USA Sun 04/04/2010
sunny Costa Del Sol, Spain
Rick's Spain guidebook described the Costa Del Sol as a classic European tourist trap. It's where northern Europeans go to get their sun fix. From his description, we were expecting a tacky Vegas on the beach type of place (I'm from Las Vegas, so I know what tacky is all about), but we found it to be quite relaxing on a busy European trip.
The weather was fantastic (even in October!), the beaches were super clean, and the hotels were great and right on the beach. Lots of inexpensive good quality restaurants all around and cheap beer: One Euro for a Heineken! I was used to paying 4+ Euros all over Europe for a Heineken.
We were very relaxed at the end of our weekend, it was a welcome surprise. Not tacky at all, at least by American standards. Next time we read about a tacky tourist trap in Rick's guidebook, we're going! :-)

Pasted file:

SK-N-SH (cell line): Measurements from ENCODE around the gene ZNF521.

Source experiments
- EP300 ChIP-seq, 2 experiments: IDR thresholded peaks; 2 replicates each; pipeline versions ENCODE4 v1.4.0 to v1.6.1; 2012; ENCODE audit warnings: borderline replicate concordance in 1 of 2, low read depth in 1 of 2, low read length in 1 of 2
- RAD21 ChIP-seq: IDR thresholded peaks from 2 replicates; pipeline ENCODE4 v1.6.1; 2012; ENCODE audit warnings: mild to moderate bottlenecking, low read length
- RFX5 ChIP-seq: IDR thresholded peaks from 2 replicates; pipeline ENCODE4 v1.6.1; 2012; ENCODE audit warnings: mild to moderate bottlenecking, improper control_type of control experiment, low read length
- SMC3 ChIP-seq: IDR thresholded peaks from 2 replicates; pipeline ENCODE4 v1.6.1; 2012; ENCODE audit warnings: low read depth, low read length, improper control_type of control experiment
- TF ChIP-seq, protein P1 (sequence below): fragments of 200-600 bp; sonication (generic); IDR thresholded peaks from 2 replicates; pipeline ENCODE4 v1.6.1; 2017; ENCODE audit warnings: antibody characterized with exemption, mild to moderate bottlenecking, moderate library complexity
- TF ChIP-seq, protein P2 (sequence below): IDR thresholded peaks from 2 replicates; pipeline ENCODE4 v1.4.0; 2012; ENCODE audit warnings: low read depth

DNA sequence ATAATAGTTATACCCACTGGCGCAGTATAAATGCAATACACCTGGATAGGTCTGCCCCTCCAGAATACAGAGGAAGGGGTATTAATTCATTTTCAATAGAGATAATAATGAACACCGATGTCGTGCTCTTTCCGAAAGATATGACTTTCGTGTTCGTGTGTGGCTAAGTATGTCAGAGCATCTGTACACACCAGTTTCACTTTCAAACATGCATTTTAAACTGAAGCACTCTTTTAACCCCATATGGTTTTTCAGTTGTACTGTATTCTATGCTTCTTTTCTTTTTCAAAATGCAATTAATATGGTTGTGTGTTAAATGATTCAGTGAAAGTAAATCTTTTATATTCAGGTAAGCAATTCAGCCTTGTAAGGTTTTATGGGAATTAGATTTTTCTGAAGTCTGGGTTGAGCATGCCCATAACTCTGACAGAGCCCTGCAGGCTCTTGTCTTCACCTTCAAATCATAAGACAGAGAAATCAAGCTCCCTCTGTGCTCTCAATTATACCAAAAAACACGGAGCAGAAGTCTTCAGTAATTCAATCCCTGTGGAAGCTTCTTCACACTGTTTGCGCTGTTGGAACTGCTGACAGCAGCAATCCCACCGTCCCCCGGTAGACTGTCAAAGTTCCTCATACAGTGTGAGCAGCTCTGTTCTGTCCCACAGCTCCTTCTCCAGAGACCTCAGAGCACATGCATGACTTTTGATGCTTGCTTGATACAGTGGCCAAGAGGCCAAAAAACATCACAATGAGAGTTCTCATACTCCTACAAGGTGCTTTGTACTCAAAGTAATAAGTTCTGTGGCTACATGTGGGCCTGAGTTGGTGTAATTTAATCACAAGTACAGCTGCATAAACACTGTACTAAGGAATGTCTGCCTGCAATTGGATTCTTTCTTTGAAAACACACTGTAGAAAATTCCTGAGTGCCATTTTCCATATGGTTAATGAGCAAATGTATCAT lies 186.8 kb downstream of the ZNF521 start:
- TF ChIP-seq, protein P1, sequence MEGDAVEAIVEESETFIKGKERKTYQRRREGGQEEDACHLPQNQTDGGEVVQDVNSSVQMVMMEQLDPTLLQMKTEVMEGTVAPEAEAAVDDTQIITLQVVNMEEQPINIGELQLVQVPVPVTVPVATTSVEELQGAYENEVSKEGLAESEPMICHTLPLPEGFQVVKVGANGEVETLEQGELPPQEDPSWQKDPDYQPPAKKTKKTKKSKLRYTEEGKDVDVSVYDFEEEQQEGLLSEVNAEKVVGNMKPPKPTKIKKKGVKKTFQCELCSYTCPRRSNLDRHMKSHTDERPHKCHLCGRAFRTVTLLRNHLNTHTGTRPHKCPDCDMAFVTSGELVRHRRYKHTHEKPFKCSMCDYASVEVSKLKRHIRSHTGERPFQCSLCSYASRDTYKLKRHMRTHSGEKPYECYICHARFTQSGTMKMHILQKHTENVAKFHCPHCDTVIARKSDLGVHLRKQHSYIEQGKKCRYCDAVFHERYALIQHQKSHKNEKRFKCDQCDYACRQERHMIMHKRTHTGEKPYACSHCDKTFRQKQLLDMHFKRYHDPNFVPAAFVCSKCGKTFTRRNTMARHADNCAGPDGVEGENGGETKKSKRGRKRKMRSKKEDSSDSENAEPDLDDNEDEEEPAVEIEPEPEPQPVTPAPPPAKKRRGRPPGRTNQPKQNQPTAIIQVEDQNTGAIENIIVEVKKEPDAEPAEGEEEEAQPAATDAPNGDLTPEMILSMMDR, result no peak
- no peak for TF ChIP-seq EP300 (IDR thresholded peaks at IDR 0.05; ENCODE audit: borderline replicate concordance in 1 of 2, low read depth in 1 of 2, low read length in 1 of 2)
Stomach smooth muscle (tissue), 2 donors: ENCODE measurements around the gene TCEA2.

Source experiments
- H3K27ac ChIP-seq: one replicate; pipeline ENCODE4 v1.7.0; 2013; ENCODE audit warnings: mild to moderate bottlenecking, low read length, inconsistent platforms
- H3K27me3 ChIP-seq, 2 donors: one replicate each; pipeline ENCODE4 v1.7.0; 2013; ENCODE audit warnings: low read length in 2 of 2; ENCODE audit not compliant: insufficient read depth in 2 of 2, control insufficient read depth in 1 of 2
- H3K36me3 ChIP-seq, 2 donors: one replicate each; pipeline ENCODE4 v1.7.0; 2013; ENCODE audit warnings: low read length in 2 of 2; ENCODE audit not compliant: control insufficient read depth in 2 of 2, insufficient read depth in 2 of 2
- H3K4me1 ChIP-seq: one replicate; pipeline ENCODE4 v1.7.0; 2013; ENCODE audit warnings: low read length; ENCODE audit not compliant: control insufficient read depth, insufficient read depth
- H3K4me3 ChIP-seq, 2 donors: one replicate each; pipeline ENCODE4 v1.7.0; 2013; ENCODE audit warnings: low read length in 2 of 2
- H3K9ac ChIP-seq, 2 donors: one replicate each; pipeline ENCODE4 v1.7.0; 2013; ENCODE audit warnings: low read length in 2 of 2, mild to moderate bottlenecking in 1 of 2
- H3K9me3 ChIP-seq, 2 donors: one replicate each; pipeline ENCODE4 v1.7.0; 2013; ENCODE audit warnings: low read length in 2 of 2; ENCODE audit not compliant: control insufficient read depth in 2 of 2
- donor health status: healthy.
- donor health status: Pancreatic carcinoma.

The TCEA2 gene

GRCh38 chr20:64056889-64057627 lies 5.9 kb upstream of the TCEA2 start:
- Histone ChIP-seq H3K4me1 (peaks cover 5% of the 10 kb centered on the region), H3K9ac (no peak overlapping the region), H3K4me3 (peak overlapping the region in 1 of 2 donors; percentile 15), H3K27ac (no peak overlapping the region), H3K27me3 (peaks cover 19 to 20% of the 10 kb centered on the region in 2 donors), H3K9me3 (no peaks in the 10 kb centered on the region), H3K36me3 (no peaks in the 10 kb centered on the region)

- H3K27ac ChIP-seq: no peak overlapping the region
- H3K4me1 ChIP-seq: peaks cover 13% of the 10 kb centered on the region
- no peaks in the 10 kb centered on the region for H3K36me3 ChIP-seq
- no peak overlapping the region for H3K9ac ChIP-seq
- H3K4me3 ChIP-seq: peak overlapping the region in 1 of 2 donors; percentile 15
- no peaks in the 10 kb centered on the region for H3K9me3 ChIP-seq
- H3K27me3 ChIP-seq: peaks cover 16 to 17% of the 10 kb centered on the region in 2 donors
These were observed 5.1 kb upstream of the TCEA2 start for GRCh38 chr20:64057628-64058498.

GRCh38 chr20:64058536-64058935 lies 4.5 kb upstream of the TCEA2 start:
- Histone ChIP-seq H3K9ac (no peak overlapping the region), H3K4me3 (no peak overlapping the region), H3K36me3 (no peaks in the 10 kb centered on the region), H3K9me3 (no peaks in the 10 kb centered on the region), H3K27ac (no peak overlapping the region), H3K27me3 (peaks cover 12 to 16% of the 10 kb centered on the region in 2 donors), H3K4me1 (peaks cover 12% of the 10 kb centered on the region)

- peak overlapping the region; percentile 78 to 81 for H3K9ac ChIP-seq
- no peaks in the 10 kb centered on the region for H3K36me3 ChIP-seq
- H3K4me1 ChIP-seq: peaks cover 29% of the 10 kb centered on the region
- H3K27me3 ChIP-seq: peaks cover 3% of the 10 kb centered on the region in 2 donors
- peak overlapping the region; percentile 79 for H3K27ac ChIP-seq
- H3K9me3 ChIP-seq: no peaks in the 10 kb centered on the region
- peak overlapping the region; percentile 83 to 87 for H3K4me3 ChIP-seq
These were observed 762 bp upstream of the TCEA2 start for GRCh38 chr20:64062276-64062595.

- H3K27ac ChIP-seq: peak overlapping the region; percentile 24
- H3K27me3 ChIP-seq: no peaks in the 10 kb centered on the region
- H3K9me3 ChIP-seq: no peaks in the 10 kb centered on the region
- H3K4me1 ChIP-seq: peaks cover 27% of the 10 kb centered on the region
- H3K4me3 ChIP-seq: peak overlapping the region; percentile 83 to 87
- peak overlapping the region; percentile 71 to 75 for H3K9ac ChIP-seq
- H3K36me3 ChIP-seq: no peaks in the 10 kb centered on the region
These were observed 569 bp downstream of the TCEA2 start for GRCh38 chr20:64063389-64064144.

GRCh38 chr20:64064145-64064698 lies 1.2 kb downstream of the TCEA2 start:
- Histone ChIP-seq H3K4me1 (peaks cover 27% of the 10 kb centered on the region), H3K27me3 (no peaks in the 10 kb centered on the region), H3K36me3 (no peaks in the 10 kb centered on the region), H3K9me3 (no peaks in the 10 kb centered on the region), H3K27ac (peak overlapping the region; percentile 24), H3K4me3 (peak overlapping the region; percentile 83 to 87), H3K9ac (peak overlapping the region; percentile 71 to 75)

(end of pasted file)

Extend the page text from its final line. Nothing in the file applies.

Rio Rancho, NM USA Tue 03/09/2010
Restaurant rip off across from the Vatican
Nicole, the same thing happened to us at the Cafe Vaticano in 2003. The price on the check was much higher than the price listed on the menu. We were really pissed off, especially since it happened right outside the Vatican. We were paying in cash, so we just paid what the menu listed and left, which was overpriced to begin with. Seems like they are still running the same scam 6 years later.
MD USA Tue 01/19/2010
Italian Taxi Drivers
Most taxi drivers in Italy are not interested in taking you where you want to go, they want to sell you an expensive, all day ride instead. In Rome, our hotel (Hotel Nerva) had told us the easiest way to get to the hotel was by taxi. We could not get a single cab to take us from the train station to the hotel. When I complained about this at the hotel, he said "I should have told you that you usually have to threaten to call the police." Like I am going to get in a cab with a guy after threatening to call the cops on him!
Covington, WA USA Thu 01/07/2010